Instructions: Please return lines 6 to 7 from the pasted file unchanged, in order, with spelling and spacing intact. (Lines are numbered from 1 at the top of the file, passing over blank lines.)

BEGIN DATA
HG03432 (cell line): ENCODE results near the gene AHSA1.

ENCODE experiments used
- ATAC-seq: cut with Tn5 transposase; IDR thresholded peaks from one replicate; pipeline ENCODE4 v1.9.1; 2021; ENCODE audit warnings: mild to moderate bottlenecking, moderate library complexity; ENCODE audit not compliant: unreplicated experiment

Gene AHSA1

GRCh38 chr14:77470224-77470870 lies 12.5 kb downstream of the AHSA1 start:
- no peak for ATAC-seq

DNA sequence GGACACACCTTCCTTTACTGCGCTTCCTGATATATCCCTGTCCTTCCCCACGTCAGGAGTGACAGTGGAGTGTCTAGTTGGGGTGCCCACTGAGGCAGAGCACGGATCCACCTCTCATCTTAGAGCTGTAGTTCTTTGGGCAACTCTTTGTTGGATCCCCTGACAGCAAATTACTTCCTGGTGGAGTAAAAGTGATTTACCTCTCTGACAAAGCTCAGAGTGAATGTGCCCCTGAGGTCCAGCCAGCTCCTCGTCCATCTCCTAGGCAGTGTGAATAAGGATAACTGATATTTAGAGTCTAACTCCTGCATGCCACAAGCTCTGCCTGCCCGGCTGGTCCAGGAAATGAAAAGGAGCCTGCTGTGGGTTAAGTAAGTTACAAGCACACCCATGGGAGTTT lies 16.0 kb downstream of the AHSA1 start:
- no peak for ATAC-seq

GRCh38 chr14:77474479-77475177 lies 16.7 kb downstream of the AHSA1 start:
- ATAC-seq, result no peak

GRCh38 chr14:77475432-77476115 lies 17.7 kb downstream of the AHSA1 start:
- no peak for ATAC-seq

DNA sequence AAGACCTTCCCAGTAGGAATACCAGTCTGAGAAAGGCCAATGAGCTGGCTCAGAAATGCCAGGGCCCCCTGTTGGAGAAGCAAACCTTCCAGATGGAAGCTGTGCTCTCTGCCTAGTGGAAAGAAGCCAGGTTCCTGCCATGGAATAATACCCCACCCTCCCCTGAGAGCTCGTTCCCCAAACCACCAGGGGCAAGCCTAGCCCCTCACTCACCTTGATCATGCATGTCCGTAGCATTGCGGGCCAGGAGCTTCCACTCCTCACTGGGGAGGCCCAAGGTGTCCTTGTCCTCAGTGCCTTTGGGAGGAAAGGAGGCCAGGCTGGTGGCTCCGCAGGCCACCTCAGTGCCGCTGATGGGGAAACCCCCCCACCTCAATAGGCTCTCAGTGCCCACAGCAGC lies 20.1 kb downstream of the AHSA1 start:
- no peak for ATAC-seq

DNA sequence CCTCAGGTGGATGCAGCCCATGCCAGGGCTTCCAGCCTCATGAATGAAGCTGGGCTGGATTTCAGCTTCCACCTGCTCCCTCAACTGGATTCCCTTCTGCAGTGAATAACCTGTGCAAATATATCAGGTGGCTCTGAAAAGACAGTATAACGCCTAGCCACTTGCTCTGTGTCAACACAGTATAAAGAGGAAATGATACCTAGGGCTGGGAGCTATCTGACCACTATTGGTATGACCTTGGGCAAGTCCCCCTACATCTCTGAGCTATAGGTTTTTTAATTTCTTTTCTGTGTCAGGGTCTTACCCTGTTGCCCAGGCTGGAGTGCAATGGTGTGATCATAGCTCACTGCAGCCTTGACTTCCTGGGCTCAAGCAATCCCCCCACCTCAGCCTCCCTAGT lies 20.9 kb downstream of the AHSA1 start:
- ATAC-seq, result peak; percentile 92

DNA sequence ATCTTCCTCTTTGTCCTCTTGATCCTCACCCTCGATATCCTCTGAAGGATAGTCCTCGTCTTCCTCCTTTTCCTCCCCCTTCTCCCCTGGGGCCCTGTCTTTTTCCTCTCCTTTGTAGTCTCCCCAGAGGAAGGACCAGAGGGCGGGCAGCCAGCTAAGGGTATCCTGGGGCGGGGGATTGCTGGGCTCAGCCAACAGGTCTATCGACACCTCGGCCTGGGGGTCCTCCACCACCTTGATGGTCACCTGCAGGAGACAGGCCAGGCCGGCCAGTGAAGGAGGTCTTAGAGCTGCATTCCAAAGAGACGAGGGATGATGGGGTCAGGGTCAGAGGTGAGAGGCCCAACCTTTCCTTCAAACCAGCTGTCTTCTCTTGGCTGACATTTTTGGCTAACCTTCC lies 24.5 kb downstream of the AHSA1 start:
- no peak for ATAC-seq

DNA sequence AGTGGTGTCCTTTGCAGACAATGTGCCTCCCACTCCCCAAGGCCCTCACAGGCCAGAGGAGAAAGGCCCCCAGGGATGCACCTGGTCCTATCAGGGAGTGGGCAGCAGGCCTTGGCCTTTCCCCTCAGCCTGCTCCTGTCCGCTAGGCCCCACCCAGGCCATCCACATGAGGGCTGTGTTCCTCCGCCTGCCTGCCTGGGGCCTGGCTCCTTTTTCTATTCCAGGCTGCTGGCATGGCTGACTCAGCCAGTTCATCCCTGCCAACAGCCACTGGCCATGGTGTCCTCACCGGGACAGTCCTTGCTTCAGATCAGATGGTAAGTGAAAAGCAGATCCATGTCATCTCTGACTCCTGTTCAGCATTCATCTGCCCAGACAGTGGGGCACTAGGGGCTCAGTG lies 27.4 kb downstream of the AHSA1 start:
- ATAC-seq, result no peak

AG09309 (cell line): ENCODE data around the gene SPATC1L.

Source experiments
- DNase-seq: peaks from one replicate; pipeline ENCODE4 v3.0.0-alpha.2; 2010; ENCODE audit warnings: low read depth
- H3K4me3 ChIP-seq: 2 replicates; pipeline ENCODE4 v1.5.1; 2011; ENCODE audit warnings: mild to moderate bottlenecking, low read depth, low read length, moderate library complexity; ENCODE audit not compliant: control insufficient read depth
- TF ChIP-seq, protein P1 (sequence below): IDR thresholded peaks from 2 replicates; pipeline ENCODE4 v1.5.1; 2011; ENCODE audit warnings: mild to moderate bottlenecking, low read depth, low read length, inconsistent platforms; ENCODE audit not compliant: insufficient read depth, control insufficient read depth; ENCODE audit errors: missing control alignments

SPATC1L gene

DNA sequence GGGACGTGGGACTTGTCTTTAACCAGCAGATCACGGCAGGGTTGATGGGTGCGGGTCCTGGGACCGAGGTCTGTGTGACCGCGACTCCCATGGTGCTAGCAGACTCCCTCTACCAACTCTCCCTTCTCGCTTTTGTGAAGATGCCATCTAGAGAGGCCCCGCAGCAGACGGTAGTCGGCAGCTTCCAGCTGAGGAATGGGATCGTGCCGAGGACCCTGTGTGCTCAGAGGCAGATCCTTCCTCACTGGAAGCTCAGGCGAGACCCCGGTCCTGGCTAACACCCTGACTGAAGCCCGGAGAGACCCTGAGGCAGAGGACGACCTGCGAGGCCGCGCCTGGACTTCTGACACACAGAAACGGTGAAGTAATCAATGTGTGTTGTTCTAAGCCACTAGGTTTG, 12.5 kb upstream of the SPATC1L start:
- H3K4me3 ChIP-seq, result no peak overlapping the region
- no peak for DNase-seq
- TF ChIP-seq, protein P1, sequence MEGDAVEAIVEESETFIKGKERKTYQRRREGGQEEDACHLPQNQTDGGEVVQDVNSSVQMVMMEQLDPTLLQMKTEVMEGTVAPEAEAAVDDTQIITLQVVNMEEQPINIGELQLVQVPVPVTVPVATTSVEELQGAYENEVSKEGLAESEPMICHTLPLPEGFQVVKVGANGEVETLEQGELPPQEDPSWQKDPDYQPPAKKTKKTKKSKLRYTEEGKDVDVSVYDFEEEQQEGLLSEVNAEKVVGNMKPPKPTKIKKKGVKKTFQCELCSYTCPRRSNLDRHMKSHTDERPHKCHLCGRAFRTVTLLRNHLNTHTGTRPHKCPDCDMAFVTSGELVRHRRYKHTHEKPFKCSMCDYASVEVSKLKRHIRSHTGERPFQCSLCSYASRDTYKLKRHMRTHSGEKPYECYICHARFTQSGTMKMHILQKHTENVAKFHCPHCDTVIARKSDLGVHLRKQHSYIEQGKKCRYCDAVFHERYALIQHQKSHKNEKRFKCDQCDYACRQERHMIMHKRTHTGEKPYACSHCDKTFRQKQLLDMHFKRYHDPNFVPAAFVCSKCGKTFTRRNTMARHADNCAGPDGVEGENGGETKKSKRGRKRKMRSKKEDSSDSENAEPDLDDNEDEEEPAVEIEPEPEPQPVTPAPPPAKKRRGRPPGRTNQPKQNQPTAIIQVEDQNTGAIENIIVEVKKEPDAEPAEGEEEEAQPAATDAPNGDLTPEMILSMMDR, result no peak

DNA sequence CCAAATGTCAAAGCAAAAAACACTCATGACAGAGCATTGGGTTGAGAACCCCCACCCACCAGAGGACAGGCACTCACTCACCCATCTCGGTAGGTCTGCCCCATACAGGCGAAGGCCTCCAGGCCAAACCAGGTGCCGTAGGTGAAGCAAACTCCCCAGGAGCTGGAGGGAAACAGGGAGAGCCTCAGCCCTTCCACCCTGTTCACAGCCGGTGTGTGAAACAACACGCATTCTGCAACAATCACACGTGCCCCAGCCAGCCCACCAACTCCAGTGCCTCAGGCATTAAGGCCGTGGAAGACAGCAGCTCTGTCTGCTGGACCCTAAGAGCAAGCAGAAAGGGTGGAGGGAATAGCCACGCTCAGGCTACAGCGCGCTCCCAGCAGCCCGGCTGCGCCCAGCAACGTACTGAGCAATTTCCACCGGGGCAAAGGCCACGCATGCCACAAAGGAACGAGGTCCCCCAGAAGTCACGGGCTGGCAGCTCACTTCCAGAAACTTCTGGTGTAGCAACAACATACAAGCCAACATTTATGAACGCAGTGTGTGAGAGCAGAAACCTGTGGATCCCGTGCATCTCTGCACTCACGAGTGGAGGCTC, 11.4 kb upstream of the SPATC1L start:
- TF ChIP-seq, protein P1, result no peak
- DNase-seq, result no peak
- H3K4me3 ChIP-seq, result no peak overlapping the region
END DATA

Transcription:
- no peak for ATAC-seq

DNA sequence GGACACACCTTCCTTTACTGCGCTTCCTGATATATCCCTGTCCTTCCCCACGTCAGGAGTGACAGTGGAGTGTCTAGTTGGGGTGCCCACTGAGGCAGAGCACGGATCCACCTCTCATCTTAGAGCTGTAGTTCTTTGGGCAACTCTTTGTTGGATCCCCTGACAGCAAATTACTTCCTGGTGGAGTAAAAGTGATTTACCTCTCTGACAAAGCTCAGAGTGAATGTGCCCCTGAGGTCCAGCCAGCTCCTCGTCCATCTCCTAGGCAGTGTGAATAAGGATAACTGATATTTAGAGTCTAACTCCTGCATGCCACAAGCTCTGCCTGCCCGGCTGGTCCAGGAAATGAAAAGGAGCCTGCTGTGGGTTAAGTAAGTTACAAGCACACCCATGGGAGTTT lies 16.0 kb downstream of the AHSA1 start: